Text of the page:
Tuesday, February 3, 2015

Secondary Characters Stumble: “The Iron Ceiling” Does Not Incredibly Advance Agent Carter!

The Good: Acting is fine
The Bad: Poor character development, Unimpressive direction, Dull plot
The Basics: “The Iron Ceiling” puts Carter in Russia with members of the Howling Commandos while her adversary makes inroads back in America.

With Agent Carter, virtually the entire audience is hinged on the idea that people enjoyed Captain America: The First Avenger (reviewed here!) and wanted more. By the time we get to “The Iron Ceiling,” the concept of the series – which has been focused on recovering Howard Stark’s stolen experiments – is beginning to fall apart to such an extent that viewers needed to be reminded why they were watching to begin with. To that end, “The Iron Ceiling” marks the return of Peggy Carter’s Howling Commandos.

Picking up where “The Blitzkreig Button” (reviewed here!) left off, with the idea that Dottie Underwood is a sleeper agent living right next door to Agent Carter, “The Iron Ceiling” continues to make Agent Carter into a cheap retread of Alias (reviewed here!). In that vein, “The Iron Ceiling” marks the official arrival of Peggy Carter’s Anna Espinoza. In Alias, Espinoza was the equal (and opposite) of Syndey Bristow and in Agent Carter, Peggy Carter’s adversary is, predictably, a Russian (Soviet) spy that is characterized virtually the same way!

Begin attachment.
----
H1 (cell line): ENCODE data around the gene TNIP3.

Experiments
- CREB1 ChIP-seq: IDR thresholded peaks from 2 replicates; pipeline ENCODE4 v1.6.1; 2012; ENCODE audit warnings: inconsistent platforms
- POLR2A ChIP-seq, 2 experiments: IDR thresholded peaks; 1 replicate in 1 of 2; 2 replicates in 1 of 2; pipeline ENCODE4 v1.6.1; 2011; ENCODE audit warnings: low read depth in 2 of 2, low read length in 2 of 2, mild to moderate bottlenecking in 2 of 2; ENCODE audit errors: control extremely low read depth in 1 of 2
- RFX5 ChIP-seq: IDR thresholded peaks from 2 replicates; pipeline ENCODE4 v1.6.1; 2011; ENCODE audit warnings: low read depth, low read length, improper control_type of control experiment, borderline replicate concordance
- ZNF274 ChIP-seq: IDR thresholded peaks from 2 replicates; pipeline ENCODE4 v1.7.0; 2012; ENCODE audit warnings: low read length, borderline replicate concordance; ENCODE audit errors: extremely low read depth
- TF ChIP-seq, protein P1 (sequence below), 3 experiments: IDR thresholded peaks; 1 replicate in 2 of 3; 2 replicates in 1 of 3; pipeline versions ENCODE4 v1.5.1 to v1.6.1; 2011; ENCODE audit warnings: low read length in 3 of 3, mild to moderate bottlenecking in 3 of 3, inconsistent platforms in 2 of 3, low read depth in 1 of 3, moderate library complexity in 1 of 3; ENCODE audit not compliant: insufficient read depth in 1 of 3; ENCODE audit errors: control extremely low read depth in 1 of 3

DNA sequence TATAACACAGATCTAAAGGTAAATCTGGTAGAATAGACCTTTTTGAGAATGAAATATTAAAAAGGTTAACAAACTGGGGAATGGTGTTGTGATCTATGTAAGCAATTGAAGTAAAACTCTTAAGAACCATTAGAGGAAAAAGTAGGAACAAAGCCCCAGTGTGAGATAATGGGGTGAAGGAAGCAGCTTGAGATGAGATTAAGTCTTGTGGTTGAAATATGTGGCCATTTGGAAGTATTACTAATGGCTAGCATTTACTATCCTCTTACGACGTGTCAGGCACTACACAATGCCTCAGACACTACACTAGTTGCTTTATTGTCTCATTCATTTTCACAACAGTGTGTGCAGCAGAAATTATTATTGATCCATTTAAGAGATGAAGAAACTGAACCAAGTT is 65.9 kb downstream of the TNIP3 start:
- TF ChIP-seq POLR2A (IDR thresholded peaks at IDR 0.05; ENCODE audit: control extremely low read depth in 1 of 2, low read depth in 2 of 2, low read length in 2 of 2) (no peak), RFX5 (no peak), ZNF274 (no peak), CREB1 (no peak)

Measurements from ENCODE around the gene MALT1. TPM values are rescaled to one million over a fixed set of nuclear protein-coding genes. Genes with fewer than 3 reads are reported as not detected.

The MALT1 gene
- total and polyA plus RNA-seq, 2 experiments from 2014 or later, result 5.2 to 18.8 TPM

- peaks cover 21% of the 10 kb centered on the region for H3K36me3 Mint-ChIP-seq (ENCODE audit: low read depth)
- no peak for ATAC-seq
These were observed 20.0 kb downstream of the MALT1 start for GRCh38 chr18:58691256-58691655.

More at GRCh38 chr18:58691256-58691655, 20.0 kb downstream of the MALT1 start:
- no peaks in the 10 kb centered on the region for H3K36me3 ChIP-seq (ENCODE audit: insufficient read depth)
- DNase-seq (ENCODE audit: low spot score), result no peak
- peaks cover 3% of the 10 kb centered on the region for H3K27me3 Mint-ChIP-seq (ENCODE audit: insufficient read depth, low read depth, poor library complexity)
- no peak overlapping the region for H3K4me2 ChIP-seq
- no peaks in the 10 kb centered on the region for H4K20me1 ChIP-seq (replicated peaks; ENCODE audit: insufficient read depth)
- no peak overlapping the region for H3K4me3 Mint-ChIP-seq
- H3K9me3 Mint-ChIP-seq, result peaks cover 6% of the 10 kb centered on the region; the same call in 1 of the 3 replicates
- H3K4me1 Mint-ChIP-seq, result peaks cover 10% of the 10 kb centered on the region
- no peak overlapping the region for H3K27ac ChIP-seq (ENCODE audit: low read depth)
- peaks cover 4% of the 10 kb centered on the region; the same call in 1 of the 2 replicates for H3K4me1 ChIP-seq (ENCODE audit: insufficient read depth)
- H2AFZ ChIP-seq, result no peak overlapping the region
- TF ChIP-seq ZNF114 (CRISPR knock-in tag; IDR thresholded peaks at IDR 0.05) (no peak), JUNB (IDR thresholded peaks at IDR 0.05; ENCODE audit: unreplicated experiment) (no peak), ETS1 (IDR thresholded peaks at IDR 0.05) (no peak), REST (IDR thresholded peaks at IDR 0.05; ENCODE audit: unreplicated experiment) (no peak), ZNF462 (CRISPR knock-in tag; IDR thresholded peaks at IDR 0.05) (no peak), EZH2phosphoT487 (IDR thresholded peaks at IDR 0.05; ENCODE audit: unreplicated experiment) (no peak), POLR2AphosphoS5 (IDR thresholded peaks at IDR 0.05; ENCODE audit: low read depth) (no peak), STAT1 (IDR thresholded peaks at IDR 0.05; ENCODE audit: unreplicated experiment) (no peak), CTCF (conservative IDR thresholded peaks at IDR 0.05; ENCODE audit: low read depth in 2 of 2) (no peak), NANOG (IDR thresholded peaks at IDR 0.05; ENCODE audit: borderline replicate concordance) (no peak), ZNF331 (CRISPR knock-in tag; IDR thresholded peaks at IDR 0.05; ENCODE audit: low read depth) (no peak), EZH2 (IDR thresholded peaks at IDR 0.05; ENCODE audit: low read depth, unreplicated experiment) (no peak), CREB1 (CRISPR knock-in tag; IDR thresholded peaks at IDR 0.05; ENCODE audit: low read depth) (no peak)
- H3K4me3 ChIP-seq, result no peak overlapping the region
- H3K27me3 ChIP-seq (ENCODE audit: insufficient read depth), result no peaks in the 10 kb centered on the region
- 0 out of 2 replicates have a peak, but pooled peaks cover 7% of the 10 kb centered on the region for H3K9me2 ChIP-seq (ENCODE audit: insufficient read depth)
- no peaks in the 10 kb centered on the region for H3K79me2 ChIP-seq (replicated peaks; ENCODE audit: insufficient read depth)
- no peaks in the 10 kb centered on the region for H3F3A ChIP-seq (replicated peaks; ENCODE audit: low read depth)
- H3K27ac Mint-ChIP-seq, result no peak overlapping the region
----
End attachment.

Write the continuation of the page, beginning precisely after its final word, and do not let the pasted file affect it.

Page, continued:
Peggy Carter and Dottie Underwood are having breakfast together, following a flashback to how Dottie was trained in the Soviet Union to be a murderous sleeper agent, when Peggy fails to notice that Dottie has stolen her keys. Peggy pushes Jarvis away before arriving at the SSR where she decodes a message that indicates the Soviets are buying Howard Stark’s technology. Carter is denied the ability to go on the mission, until she reunites the 107th (Howling Commandos) on a moment’s notice. Arriving near the Polish border, Carter and her team join the Howling Commandos, while Sousa figures out that Carter is “the blonde” from the pictures took at the party when Stark’s inventions went missing and the head of the SSR interrogates another expert on the “Battle” Of Finnaw.